By Caitlin Carlson, Women's Health Magazine associate fitness editor
The 10K-race distance is (unsurprisingly) one of the most popular. That's likely because 6.2 miles is not so far that it intimidates new runners, but it's far enough to qualify as a worthy goal -- whether you're a newbie or seasoned pro. If you relate more with the former, fear not. With the right training plan and mindset, you'll arrive at the starting line prepped, ready, and injury-free.
Experts typically recommend you train for seven weeks (if you can already run 15 minutes without stopping). That means that if you start now, you can participate in Women's Health's Run10Feed10 "Run My Own 10K" race -- and feed 10 hungry people in your home town. Check out Run10Feed10.com for more on how to register. But don't rush the process: If you're not ready to commit to training now, you can join one of our live races in NYC, Chicago, or San Francisco next year, or sign up for any one of the thousands of 10K races slated for 2015. Once you're signed up, read on for how to get your training on track.
Get a Plan
You can download one at Run10Feed10.com, or follow the advice of any number of qualified running coaches. Coach Jenny Hadfield has some excellent ones on her site -- for free! (I'm following her Marathon training plan now, myself!). Or try this great beginner 10K plan designed for WH by running coach Kim Maxwell. The most important thing is to find a plan that fits into your life. If you can't realistically see yourself following the first one you come across, keep looking. You want to settle on something you know you can commit to!
Alter the Plan
That said, even the best laid plans need to be changed sometimes. While you should strive to tick off at least 80 percent of the runs on your plan, it's actually smart to shorten -- or even skip -- some of your scheduled workouts. If you're injured, exhausted, or just want to hit up happy hour instead of the gym, missing the occasional run will help you avoid injury and mental burnout. Just make sure to get back on track ASAP (and address any injuries immediately!).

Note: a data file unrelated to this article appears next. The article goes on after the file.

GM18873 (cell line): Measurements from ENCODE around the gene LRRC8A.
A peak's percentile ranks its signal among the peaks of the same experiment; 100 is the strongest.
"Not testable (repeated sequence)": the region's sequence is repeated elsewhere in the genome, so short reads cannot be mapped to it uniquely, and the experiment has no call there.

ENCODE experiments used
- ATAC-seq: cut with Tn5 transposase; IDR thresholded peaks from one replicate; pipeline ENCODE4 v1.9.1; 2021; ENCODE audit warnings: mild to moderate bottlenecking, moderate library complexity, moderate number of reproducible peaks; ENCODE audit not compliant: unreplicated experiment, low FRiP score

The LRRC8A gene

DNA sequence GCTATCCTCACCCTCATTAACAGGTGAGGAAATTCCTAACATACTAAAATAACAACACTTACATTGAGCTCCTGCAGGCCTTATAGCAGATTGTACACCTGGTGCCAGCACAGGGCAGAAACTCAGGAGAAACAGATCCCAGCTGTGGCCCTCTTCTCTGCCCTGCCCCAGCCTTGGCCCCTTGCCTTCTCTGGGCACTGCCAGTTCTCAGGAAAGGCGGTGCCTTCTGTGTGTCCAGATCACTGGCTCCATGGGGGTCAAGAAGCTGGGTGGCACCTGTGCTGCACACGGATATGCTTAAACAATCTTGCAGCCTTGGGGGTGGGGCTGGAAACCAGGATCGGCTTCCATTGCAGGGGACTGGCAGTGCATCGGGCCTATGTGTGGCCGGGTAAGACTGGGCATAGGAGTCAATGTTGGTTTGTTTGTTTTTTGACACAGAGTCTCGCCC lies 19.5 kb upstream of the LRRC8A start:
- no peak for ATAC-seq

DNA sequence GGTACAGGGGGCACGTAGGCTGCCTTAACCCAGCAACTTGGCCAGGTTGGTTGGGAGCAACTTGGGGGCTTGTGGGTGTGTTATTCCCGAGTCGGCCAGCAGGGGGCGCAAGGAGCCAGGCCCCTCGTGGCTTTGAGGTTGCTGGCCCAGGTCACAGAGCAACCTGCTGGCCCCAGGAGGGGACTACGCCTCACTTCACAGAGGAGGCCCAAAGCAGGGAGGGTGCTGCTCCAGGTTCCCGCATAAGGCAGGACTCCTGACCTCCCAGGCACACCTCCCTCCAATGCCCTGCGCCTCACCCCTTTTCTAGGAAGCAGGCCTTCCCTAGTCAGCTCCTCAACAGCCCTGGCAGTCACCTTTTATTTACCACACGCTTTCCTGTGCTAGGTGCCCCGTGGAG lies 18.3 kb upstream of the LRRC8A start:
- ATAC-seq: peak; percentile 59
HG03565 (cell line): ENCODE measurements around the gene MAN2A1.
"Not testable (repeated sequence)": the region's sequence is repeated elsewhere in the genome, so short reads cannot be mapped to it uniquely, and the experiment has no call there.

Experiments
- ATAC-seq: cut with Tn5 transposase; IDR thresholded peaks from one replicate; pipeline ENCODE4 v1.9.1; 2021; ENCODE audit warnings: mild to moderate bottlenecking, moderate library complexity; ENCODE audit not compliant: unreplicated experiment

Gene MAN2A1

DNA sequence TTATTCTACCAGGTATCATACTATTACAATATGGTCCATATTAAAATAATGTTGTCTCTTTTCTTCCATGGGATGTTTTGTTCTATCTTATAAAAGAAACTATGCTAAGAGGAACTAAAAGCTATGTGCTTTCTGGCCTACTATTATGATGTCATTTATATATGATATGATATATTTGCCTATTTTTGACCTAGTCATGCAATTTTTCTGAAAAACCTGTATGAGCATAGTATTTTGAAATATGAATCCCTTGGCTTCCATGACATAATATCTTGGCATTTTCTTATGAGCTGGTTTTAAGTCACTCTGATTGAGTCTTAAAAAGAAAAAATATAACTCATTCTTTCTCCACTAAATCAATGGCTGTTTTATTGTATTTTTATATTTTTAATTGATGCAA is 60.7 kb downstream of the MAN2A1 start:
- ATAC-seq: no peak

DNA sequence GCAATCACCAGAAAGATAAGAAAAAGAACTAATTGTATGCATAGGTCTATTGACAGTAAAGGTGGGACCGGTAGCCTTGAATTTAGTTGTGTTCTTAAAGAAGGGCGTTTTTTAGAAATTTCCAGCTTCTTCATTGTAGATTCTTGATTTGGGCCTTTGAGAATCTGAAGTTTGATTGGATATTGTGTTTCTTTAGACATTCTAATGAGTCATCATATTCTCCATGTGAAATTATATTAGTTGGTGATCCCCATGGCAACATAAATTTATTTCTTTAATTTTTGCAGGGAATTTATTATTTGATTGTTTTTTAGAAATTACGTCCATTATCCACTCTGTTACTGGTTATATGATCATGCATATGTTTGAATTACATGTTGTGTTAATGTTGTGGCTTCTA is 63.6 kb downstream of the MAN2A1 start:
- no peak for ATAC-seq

Run Less (But Faster!)
While not all training plans include speed drills, adding them in once a week can help you get seriously faster--and amp your confidence on race day. Personally, I prefer the longer, slower runs to the shorter, intense ones, but after doing one weekly speed workout during my training for the Brooklyn Half Marathon last spring (and shaving 15 minutes off of my personal record in the distance!), I'm a believer! Try swapping one easy run per week for an interval workout (where you run all-out for a short time, then recover, and repeat), or incorporate "strides" into your longer runs (in the middle of your run, sprint for 15 seconds, then jog to recover for two minutes, then repeat up to five times).
While running is one of the most efficient ways to torch cals, you should make room in your life for other activities, too. In particular, strength training is key to warding off common running injuries like shin splints and Runner's Knee. Work some of these strength-training moves for runners into your routine two times a week. Or, try this 15-minute workout designed by Dr. Jordan Metzl -- specifically with runner's needs in mind (think: lots of butt and core moves!). If you have time, hit a yoga class once or twice a week too. Just be wearing of over doing it -- listen to your body and back off at the first sign of an oncoming injury.
While the debate as to whether stretching is really necessary continues to rage, experts are pretty darn sure using a foam roller is super important. Rolling out muscles abused (in a good way!) during your runs, like quads, hammies, and calves, can reduce your risk for injury. Bonus: Per a new study in the Journal of Strength and Conditioning Research, foam rolling before a workout can help ward off soreness afterwards. Squeeze five minutes of roll time in before, after (or before and after!) every run. If you're in the market for a roller, I like the Trigger Point GRID Foam Roller ($40). Besides being small, it has three different densities to help your self-massage feel more like a pro massage!
About the author: Caitlin Carlson was named associate fitness editor of Women's Health in 2014. Caitlin's responsibilities include writing and editing front-of-book articles for the fitness section of the magazine and writing fitness features. Additionally, she writes and oversees fitness content for WomensHealthMag.com. Prior to her role as Associate Fitness Editor, Caitlin was Women's Health magazine's Assistant Editor. Prior to joining Women's Health, Caitlin wrote for Runner's World UK in London.
About RUN 10 FEED 10:
Women's Health and FEED host the 3rd annual RUN 10 FEED 10 national philanthropic race series to help fight domestic hunger. The concept is simple: register to run a 10K and feed 10 people in your local community. RUN10 FEED10 will host timed races at New York City's West Side Highway (9/21), Chicago's Diversey Harbor (10/19), and across the famed Golden Gate Bridge in San Francisco (10/26). Additionally, runners can participate in "Fun Runs" in cities including Minneapolis, MN, Denver, CO, Houston, TX, Los Angeles, CA, Phoenix, AZ, Atlanta, GA, Boston, MA and Washington D.C. If runners do not live in one of the Women's Health host cities, they can still participate by registering on Run10Feed10.com and using the RUN10 FEED10 training app, created by WalkJogRun, to plot their own course and run their own 10K anytime. To find out more go to RUN10FEED10.com.